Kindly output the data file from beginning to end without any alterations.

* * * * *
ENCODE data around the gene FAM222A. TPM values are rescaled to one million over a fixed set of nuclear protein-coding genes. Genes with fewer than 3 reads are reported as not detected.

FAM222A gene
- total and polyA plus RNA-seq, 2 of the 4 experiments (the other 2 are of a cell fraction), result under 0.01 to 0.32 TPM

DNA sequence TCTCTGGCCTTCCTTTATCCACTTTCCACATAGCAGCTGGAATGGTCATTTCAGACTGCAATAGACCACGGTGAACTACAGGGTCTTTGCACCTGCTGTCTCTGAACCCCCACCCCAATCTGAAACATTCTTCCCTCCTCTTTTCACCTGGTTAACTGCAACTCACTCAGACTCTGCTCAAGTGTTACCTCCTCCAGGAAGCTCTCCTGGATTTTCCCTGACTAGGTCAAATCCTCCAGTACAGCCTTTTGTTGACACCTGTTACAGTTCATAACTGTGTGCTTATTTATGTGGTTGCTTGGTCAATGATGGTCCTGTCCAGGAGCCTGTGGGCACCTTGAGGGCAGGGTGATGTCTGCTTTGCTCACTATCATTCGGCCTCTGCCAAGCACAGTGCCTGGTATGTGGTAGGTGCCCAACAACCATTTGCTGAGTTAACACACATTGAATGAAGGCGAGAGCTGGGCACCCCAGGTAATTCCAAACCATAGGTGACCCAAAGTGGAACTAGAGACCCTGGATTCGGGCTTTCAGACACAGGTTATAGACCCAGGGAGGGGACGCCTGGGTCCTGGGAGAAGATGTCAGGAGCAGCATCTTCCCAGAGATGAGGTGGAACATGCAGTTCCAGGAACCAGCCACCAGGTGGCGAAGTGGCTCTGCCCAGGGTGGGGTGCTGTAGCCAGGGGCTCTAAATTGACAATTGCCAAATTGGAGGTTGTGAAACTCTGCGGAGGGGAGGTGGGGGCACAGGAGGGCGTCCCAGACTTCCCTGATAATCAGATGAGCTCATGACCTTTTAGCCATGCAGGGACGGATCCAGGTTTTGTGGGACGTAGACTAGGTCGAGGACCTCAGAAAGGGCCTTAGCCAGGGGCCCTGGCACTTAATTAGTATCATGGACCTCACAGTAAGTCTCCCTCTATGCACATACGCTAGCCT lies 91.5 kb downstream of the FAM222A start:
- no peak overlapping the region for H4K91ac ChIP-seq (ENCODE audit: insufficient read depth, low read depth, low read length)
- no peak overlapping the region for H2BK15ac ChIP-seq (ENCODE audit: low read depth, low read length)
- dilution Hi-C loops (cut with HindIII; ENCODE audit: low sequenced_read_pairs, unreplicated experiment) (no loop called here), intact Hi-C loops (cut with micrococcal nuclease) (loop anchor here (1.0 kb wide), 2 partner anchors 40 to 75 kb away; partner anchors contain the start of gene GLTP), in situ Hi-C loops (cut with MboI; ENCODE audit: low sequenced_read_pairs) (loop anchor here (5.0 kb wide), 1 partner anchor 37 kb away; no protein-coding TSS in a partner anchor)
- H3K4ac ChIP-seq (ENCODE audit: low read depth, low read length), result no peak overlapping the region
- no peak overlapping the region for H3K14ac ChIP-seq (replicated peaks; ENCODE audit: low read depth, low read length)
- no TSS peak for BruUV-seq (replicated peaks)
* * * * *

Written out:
ENCODE data around the gene FAM222A. TPM values are rescaled to one million over a fixed set of nuclear protein-coding genes. Genes with fewer than 3 reads are reported as not detected.

FAM222A gene
- total and polyA plus RNA-seq, 2 of the 4 experiments (the other 2 are of a cell fraction), result under 0.01 to 0.32 TPM

DNA sequence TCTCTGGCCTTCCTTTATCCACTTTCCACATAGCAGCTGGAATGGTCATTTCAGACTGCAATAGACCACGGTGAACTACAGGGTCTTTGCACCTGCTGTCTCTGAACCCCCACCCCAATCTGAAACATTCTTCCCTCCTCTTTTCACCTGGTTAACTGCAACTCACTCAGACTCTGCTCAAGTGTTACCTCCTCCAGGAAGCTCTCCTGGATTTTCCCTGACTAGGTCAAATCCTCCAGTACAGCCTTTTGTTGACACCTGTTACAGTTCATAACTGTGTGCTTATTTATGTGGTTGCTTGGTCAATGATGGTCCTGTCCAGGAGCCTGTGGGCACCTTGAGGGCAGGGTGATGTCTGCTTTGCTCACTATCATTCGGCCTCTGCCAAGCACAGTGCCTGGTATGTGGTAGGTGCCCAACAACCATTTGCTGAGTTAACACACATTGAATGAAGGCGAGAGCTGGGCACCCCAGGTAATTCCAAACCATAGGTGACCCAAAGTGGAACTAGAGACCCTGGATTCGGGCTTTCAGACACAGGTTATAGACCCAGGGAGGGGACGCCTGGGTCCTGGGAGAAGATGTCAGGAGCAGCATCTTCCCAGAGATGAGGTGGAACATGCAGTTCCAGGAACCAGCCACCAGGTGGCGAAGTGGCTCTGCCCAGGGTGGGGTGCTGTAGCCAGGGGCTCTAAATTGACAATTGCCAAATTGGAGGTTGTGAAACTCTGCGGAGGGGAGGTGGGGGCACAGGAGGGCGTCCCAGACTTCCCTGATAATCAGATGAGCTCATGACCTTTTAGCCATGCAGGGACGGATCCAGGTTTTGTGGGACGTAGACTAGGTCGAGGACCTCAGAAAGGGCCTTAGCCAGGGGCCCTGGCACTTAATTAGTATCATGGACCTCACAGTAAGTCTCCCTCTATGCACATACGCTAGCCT lies 91.5 kb downstream of the FAM222A start:
- no peak overlapping the region for H4K91ac ChIP-seq (ENCODE audit: insufficient read depth, low read depth, low read length)
- no peak overlapping the region for H2BK15ac ChIP-seq (ENCODE audit: low read depth, low read length)
- dilution Hi-C loops (cut with HindIII; ENCODE audit: low sequenced_read_pairs, unreplicated experiment) (no loop called here), intact Hi-C loops (cut with micrococcal nuclease) (loop anchor here (1.0 kb wide), 2 partner anchors 40 to 75 kb away; partner anchors contain the start of gene GLTP), in situ Hi-C loops (cut with MboI; ENCODE audit: low sequenced_read_pairs) (loop anchor here (5.0 kb wide), 1 partner anchor 37 kb away; no protein-coding TSS in a partner anchor)
- H3K4ac ChIP-seq (ENCODE audit: low read depth, low read length), result no peak overlapping the region
- no peak overlapping the region for H3K14ac ChIP-seq (replicated peaks; ENCODE audit: low read depth, low read length)
- no TSS peak for BruUV-seq (replicated peaks)